Laptops

Why do Apple laptop upgrades cost 200% more than Dell's?

Everybody knows Apple laptops are pricey. You know it, Crave knows it, Steve Jobs knows it, but have you ever looked at just how much extra Apple charges for standard upgrades? We have

Everybody knows Apple laptops are pricey. You know it, Crave knows it, Steve Jobs knows it. We also have a fair idea that its PC-selling counterpart, Dell, is relatively cheap. But have you ever stopped to examine just how much more you pay for Apple upgrades than you do for Dell? We have.

Having trawled the online configurator tools of both laptop makers, we've detailed just how much Apple takes the biscuit with its pricing. Base configurations look pretty similar on the surface, but when you start upgrading with faster internal components, Apple charges through the nose.

We can understand why Apple can justify charging more for its superbly designed chassis, or its excellent operating systems -- they're bespoke, and you pay more for premium designs. Fine. But we can't fathom why Apple charges so much more than Dell for simple components.

If you're thinking of buying a Mac or a Dell, or have just bought one, you should definitely check out the next page to see exactly how these two computing behemoths compare.

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We've got our slide rule and paper out to compare the components that make the most difference to computing performance that we could make direct comparisons with. Let's see how they stack up (all prices were checked on 26 June 2008).

3.5-inch hard drives
Want to upgrade the hard drive in your MacBook at the time of purchase? You'll have to turn your wallet upside down. Going from a 120GB 5,400rpm drive to a 250GB 5,400rpm drive will set you back £90.01 from the Apple configurator. Doing the same upgrade with a Dell XPS M1330 costs just £30.01 on the Dell site. Here, Apple is a whopping 200 per cent more expensive than Dell.

RAM
Upgrading memory isn't cheap if you're an Apple customer. Buying a MacBook and switching from 2GB of 667MHz DDR2 to 4GB -- across two 2,048MB DIMMS -- using the Apple Web site will cost an extra £120. Doing that same swap with the Dell XPS M1330 costs just £40.01. Again, Apple is charging around 200 per cent more than Dell.

Solid-state drives
Apple's pricing for solid-state drives is on the high side, too. With Dell, going from a 250GB 5,400rpm mechanical drive to a 64GB solid-state drive in an XPS M1330 (only possible on some models) costs an extra £389.99. You can't go from a 250GB mechanical drive to a 64GB SSD with a MacBook Air, so this isn't a direct comparison, but you can go from an 80GB drive to a 64GB SSD for an extra £639.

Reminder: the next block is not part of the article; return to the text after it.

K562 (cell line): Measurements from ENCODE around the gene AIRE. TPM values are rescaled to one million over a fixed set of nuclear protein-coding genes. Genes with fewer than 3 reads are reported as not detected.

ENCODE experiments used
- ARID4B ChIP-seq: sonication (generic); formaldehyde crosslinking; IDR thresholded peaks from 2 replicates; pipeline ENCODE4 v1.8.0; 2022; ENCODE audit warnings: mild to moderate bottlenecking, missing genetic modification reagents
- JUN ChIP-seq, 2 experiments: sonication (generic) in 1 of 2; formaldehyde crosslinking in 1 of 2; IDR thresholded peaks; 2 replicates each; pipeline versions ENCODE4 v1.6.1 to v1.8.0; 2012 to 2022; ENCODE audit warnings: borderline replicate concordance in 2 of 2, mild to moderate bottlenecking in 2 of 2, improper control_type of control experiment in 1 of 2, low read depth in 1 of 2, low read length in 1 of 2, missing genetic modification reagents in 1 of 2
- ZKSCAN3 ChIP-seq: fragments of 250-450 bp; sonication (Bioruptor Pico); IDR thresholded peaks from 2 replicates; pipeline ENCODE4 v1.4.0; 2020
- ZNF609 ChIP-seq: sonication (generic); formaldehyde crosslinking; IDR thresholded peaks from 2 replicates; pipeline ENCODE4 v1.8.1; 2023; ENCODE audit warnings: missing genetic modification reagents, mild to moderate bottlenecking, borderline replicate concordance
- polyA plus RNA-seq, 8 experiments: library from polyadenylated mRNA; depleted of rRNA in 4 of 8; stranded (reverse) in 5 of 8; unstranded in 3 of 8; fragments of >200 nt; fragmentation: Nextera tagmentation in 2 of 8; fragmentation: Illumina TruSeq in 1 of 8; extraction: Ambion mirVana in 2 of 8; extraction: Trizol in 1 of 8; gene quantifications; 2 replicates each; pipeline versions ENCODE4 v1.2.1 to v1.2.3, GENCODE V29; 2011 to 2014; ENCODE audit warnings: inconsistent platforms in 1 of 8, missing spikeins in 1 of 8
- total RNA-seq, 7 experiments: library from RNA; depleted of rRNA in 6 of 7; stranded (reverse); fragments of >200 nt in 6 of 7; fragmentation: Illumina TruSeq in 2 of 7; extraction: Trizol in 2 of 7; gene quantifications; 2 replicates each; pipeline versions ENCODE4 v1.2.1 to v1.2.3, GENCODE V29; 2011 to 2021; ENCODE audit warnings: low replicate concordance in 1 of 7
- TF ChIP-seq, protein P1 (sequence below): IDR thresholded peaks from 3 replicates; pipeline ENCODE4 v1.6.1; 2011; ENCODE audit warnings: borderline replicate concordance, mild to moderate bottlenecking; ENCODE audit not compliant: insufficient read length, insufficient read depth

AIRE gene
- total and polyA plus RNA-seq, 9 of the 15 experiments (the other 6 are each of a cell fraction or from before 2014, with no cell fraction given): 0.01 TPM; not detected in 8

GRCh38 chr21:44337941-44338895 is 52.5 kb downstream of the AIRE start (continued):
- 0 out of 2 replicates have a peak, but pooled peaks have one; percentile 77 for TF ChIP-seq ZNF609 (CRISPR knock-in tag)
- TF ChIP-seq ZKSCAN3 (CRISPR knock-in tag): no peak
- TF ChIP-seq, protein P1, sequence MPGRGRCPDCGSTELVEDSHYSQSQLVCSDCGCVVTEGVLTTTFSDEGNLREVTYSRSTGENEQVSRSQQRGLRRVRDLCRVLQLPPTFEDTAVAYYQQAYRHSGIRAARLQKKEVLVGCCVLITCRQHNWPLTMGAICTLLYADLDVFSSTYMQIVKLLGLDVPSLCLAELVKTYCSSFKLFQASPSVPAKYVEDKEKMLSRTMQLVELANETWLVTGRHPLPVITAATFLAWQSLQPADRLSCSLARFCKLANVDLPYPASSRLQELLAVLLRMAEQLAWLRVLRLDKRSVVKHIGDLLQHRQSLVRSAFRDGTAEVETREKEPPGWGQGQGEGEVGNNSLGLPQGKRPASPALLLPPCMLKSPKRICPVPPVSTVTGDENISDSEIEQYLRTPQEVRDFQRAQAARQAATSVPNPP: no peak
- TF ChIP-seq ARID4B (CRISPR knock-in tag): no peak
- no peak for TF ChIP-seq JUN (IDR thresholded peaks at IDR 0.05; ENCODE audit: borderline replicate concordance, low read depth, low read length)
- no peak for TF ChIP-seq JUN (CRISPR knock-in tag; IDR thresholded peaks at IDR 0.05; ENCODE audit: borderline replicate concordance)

Even if you factor in the difference between an 80GB drive and a 250GB drive -- £16 according to products listed on ebuyer -- you're still looking at a 71 per cent difference in price.

CPU
Apple isn't massively expensive for everything, though -- processors seem pretty fairly priced. Jumping from a 2.1GHz (T8100) to a 2.4GHz (T8300) CPU in a Dell will cost you £29.99. We reckon the Apple equivalent costs £30.01, although it's hard to work out. Stay with us here.

The only way to work it out is via this rather complex method. By upgrading the spec of the entry-level MacBook so it matches that of the mid-range model as close as possible (increasing hard drive and RAM, so it costs £789), you're left with two differences -- the CPU and the DVD drive, and a £40 price gap to the £829 mid-range Mac.

Comparing similar components to the DVD reader (found in the entry-level MacBook) and the DVD writer (found in the mid-range model) reveals a difference of approximately £10. Taking this into account, any price difference between the two machines should be all down to the CPU, which basically puts Apple on level-pegging with Dell at £30.

Conclusion
Apple is generally more expensive than Dell for components that are, in most cases, identical to those used in Dell machines. So why so pricey, Apple? Less buying power? Greed? Good business sense? Whatever the reason, we think it's an interesting state of affairs. -Rory Reid

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